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We believe that cross-cultural partnerships form a solid foundation for sustainable community development. Since our organization’s formation in April 2007, our members, with the support of many people in the Ghanaian villages of Kpoeta and Sokode, the Government of Ghana, and partnering agencies, including Heifer International, Johnson & Johnson, and the U.S. Navy have constructed and staffed the Kpoeta Community Clinic, built housing for the clinic staff, initiated construction on a kindergarten in Sokode, supported a livestock and beekeeping project in Sokode  (Heifer International’s project #21-1037-01), initiated a solar cooker project in Sokode and Kpoeta, hosted speakers and an African Cultural Festival on the Elon campus, distributed over 500 children’s books to an Elementary School in Abor, Ghana.

We believe thatlocal people often have the best solutions to local problems.  All of our projects in Ghana began at the request of community leaders in Ghana. 

We believe in the greater good. All of our members and supporters volunteer their time, such that more than 90 percent of the over $100,000 raised to date in the U.S.A. and Ghana has gone directly into construction materials, medical supplies, solar cookers, books, livestock, bees, animal cages and hives, and other direct costs. Specialists including roofers, plumbers, and electricians have been paid for services which cannot be provided by community members. Community laborers receive a meal daily, campus speakers receive modest honorariums, and community outreach workers and educators received a portion of the funds donated to Sokode via Heifer International. All Elon students pay their own way to Ghana and the U.S. Navy has donated ship space to transport books free of charge. We are proud to be able to make such effective use of funds received.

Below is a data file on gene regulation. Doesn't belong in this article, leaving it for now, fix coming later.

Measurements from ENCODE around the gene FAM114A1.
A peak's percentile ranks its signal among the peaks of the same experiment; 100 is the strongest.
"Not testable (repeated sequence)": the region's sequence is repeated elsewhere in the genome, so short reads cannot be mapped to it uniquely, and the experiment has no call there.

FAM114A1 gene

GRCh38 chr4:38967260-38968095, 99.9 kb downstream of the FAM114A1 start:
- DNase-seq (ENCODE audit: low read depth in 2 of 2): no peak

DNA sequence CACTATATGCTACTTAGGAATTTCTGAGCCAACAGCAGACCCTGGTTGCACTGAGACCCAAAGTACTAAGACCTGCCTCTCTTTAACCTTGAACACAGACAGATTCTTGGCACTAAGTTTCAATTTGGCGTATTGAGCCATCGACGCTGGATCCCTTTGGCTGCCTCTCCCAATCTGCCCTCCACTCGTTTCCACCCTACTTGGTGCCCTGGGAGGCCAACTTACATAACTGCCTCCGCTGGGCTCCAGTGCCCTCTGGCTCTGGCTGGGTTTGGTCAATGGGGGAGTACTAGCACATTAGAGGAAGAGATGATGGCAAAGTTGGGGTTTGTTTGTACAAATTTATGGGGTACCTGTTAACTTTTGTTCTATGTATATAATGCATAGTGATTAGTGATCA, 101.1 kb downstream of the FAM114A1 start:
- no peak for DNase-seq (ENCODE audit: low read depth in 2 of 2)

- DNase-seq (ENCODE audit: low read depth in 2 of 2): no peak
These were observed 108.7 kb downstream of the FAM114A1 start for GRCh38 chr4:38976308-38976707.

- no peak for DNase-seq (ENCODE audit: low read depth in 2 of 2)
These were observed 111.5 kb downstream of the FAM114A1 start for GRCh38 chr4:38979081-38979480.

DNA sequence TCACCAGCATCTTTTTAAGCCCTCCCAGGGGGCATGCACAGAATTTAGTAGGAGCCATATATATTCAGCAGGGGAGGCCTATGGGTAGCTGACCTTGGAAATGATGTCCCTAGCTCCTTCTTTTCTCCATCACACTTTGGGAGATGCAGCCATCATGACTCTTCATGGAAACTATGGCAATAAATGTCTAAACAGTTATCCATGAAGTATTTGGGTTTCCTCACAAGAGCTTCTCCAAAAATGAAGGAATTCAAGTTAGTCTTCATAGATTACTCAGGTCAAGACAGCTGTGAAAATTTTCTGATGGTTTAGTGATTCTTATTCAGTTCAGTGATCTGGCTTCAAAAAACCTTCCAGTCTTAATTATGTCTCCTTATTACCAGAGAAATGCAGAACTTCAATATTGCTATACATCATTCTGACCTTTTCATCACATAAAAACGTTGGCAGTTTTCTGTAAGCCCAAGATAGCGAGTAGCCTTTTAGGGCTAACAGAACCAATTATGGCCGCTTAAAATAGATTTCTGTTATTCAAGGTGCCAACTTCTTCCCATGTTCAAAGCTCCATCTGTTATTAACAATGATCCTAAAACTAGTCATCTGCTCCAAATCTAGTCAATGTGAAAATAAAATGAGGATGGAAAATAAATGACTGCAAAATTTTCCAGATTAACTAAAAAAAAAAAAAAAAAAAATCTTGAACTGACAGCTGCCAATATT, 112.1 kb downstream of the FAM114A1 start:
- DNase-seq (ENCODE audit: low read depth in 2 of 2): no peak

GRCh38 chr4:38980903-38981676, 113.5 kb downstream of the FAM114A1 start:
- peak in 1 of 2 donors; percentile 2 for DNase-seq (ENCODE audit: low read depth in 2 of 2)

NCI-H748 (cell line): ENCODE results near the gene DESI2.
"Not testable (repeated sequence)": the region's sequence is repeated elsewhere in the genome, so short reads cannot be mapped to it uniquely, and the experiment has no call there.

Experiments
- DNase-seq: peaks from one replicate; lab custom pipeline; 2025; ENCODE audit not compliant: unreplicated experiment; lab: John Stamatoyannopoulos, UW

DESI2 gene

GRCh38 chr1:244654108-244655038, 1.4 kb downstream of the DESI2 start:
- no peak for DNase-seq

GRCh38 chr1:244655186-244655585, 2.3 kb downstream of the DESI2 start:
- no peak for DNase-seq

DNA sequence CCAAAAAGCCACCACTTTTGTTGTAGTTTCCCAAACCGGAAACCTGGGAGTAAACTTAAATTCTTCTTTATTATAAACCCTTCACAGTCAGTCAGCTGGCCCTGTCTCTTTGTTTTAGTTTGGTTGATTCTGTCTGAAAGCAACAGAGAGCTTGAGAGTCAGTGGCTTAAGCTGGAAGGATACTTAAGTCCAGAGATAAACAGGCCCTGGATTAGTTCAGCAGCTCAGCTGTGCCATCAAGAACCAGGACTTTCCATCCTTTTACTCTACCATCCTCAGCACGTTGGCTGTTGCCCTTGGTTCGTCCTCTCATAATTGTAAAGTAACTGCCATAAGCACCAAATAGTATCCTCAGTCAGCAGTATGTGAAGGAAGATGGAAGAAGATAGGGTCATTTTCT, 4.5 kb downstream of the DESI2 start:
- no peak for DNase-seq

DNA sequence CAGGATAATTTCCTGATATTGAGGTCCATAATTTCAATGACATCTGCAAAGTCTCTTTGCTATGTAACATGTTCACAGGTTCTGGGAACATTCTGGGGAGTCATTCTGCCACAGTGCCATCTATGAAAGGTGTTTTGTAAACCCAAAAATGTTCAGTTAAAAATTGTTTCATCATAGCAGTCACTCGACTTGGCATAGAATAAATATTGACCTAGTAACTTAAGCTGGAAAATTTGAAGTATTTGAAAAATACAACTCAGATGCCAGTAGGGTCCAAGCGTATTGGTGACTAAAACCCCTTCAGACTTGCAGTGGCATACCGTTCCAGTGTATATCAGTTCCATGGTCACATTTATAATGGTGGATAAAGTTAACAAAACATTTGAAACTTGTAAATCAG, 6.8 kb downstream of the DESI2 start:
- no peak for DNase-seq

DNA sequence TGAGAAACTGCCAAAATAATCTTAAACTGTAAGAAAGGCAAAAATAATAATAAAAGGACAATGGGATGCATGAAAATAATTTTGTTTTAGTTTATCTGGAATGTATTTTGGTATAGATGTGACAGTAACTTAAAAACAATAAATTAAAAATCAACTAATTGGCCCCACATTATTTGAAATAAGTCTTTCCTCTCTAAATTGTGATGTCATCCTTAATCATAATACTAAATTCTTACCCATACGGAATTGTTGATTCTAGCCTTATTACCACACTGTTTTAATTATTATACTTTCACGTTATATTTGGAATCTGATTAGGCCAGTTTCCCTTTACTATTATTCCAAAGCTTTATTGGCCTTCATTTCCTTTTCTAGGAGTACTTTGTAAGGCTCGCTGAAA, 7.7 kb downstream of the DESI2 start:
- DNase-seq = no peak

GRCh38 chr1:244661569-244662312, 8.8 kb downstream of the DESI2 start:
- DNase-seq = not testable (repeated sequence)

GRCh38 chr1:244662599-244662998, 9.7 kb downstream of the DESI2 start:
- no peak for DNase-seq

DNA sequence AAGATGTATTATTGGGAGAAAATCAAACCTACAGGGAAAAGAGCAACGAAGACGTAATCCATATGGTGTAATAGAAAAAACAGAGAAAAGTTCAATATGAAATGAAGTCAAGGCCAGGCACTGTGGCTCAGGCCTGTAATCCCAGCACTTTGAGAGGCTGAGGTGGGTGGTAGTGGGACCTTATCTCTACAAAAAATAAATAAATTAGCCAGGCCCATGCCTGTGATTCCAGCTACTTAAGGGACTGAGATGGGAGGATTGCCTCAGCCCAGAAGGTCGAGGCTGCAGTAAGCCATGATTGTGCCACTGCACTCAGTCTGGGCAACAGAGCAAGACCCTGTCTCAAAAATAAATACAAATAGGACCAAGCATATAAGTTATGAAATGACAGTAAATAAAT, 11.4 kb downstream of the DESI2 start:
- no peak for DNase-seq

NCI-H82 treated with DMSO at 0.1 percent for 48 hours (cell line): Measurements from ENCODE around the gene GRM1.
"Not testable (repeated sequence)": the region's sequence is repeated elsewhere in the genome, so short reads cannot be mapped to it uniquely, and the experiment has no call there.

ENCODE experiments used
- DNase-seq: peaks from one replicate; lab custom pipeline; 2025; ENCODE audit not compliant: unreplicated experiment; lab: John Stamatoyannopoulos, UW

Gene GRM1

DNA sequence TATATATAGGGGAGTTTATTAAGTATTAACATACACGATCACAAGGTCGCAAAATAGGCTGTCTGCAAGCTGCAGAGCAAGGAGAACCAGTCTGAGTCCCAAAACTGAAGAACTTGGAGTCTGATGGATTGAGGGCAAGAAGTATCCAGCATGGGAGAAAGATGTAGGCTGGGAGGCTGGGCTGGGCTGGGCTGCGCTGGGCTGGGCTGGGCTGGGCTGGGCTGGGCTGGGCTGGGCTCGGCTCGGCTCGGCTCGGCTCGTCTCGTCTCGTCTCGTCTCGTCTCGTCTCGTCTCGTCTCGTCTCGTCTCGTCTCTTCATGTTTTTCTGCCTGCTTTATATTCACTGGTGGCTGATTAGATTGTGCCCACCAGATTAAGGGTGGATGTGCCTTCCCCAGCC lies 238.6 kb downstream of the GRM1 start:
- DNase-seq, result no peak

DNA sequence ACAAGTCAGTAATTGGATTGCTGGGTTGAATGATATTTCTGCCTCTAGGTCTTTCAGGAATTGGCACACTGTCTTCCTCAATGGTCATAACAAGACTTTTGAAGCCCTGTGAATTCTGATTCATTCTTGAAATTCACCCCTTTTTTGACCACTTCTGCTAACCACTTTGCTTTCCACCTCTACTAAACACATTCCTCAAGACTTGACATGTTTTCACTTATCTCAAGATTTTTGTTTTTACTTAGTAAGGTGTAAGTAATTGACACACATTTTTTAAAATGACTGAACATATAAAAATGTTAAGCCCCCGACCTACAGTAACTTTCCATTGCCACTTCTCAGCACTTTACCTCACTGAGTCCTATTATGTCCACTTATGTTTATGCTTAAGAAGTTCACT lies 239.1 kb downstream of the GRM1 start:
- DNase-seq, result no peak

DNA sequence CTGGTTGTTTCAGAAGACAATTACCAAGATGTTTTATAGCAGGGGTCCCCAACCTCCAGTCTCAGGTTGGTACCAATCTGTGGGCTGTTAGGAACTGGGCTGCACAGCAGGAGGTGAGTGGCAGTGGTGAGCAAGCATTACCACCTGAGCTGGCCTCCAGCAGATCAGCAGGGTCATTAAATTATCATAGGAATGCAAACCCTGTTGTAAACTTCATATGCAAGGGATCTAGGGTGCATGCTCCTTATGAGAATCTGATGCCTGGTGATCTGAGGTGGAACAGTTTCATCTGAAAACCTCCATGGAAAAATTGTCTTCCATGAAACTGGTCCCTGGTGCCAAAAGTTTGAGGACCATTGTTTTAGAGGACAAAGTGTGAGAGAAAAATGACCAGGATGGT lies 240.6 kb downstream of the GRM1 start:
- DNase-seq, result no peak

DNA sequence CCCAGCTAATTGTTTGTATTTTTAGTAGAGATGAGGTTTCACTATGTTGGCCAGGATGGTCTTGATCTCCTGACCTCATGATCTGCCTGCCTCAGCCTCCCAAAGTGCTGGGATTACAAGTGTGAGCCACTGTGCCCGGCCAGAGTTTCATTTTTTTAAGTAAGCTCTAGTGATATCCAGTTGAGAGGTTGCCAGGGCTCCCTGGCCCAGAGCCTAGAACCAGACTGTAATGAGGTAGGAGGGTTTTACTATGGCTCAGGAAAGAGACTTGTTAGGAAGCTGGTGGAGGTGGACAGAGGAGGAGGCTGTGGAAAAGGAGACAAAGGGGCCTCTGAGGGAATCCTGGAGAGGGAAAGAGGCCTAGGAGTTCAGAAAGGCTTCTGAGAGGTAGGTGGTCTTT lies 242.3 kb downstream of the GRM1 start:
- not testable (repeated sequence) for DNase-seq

We embrace lifelong intellectual and personal growth and linking scholarship with partnerships.Our outreach and educational efforts in the U.S.A. have included hosting talks by experts on development and healthcare in Africa and Ghanaian history. Our members have given talks at area schools and churches as well as on the Elon campus to raise awareness of the need for improved access to healthcare, especially in Ghana’s rural areas, where approximately 55 percent of the population does not live within an hour of a health care facility, using any means of transportation (Mba and Kwankye, Population, Health and Development in Ghana, 2007).  Our members also have given papers at professional conferences in the U.S.A., Ghana, and Austria and had articles published in academic journals on development issues in Ghana (Frontani and Taylor, 2009 in Progress in Development Studies; Schulz and McGreevy, 2009 in Visions Magazine; McCullough and Diemer in Visions Magazine; Frontani, Silvestri, and Brown, 2009 in Africa Media Review).